GLENWOOD SPRINGS, Colorado - A group of parents who want to start a new public charter school in Glenwood Springs will withdraw their application from the state chartering authority, but hope to proceed in making their case to the Roaring Fork School District.
Proponents of the Two Rivers Expeditionary School (TRES) were to hear today from the Colorado Charter School Institute board on whether it would uphold a staff recommendation to deny TRES' application to become a state charter school.
TRES is instead asking state charter officials to formally accept a request to withdraw its application, said Debra Winston, interim head of school for the proposed charter.
Rather, the group wants to focus its efforts on convincing the Roaring Fork Re-1 school board to accept TRES as a district charter school starting next year.
"We still believe we could be in place for [fall] 2013, and are willing to partner with the district to do anything we can to make that happen," Winston said.
The charter school's organizing board was to meet Monday night to refine its proposal to the Re-1 board and administration.
The school board meets at 6:30 p.m. Wednesday at the Re-1 District Office in Glenwood Springs to continue its consideration of the charter request. However, the board is not expected to decide on the application until its Dec. 12 meeting.
At a Nov. 14 school board meeting, a majority of board members said they were inclined to reject the charter school in favor of exploring the possible conversion of an existing school, likely Glenwood Springs Elementary School, to an official Expeditionary Learning (EL) school.
But Winston said many parents who have been involved in putting together the charter proposal in recent years still believe an enrollment-capped, kindergarten-through-eighth-grade charter school is the way to go.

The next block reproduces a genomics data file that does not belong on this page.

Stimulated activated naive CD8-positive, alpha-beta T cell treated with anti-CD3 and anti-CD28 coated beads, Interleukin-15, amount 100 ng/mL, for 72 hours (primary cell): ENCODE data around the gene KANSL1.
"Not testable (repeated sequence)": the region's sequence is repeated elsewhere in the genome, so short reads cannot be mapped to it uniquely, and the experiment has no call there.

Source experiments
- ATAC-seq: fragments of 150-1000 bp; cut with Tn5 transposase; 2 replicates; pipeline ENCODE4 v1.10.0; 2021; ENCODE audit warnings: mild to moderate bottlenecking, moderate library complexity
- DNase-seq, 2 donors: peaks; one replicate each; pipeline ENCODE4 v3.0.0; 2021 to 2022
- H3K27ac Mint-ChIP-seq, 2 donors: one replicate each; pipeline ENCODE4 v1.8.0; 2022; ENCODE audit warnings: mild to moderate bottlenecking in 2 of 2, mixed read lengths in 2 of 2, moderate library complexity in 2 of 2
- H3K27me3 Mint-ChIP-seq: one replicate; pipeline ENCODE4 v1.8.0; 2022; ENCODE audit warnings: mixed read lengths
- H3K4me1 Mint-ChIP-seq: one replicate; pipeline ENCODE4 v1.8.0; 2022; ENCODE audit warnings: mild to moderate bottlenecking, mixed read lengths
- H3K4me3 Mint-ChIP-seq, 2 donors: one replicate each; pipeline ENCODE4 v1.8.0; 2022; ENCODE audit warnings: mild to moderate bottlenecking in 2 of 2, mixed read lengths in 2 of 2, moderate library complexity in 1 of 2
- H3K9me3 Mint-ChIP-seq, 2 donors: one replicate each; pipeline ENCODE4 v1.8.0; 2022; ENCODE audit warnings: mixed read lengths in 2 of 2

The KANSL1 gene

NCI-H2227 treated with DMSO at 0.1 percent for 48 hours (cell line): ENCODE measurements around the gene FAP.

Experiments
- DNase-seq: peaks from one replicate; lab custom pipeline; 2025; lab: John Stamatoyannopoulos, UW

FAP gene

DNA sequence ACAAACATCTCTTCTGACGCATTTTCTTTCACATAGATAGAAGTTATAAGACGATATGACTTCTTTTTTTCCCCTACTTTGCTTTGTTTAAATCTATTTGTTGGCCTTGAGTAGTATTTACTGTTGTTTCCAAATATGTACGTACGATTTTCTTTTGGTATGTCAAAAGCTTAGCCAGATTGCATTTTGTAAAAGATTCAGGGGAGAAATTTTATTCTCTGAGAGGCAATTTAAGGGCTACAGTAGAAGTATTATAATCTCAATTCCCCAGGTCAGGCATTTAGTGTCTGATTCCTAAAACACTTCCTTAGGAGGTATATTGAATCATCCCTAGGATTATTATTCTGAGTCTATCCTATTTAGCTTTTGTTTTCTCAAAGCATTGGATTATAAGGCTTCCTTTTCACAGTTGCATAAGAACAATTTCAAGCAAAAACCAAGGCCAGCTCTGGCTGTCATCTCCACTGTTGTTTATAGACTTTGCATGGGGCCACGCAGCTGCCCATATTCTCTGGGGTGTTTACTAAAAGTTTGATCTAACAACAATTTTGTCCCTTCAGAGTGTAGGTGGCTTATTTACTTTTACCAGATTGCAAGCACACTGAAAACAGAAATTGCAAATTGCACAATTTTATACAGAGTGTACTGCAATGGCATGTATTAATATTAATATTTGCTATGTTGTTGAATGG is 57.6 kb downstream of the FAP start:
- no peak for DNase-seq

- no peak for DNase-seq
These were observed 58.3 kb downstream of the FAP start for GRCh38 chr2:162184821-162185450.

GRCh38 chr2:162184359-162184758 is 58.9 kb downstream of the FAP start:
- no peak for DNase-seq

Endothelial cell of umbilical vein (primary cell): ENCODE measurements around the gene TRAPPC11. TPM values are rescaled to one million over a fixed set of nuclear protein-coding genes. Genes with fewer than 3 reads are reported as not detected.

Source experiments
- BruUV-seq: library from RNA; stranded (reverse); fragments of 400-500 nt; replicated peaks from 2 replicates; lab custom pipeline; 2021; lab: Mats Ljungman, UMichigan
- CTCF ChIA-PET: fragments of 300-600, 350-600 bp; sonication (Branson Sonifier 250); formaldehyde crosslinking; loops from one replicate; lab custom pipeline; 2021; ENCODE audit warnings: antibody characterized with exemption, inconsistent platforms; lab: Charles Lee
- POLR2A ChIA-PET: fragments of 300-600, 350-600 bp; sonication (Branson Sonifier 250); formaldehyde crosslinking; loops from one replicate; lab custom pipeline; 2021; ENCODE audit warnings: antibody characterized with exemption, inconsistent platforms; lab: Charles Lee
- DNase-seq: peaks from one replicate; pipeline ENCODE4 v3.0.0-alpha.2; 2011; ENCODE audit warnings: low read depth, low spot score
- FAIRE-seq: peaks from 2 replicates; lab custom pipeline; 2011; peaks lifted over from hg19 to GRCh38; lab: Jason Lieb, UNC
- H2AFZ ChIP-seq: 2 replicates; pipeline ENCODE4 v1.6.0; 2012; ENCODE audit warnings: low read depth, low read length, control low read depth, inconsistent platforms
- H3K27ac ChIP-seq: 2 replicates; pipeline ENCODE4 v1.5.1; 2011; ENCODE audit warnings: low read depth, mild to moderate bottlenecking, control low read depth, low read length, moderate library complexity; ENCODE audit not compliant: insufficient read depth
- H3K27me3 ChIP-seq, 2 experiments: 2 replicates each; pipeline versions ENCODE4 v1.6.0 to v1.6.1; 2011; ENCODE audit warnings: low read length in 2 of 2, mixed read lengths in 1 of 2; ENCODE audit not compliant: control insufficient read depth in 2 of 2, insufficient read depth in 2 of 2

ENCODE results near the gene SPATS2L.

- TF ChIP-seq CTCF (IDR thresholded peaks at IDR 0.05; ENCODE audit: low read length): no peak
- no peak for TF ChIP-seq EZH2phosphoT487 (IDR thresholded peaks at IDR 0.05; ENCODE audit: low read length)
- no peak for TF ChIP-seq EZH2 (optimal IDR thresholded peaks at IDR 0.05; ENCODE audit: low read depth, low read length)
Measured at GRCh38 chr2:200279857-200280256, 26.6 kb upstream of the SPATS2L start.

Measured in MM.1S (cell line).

"A small, K-8 school of choice in Glenwood Springs is still the ultimate desire of this group," Winston said.
"This is an opportunity to offer a model in providing that choice," she said. "It's the responsibility of the school board as elected officials to uphold the state [charter school] statute and help provide innovations in education."
TRES proponents jointly applied this fall to become a charter school under either the state or the Re-1 school district.
The school is proposed to open in fall 2013, initially with 146 students in grades kindergarten through sixth, and draw primarily from Glenwood Springs to Rifle. It is proposed to expand after two years to a full K-8 school with 190 students.
The charter group has been looking for potential school sites in either West Glenwood or the downtown Glenwood Springs area.
Earlier this month, Charter Institute staff recommended denial of TRES' state application, citing deficiencies in the proposal related to achieving pupil performance standards and conducting student evaluations. The recommendation also cited concerns about the school's proposed budget, governance and the lack of a specific school location.
Re-1 officials have expressed similar concerns with the charter application, as well as the lack of school lunch and student transportation to and from school in the plan.
"All of those are fine details we feel like we can work on," Winston said.
Some board members, as well as members of the public who spoke at the Nov. 14 meeting, also expressed concerns about whether the school could achieve a similarly diverse ethnic and socio-economic mix of students as in existing Re-1 schools.
Winston said the charter group is working to educate the local Latino community about the proposed charter school and the expeditionary learning approach. She said the school would like to attract about 50 percent of its students from Latino families.
The Re-1 school district, which includes Glenwood Springs, Carbondale and Basalt, has a Latino student enrollment of approximately 52 percent. Some individual schools have a much higher Latino student population.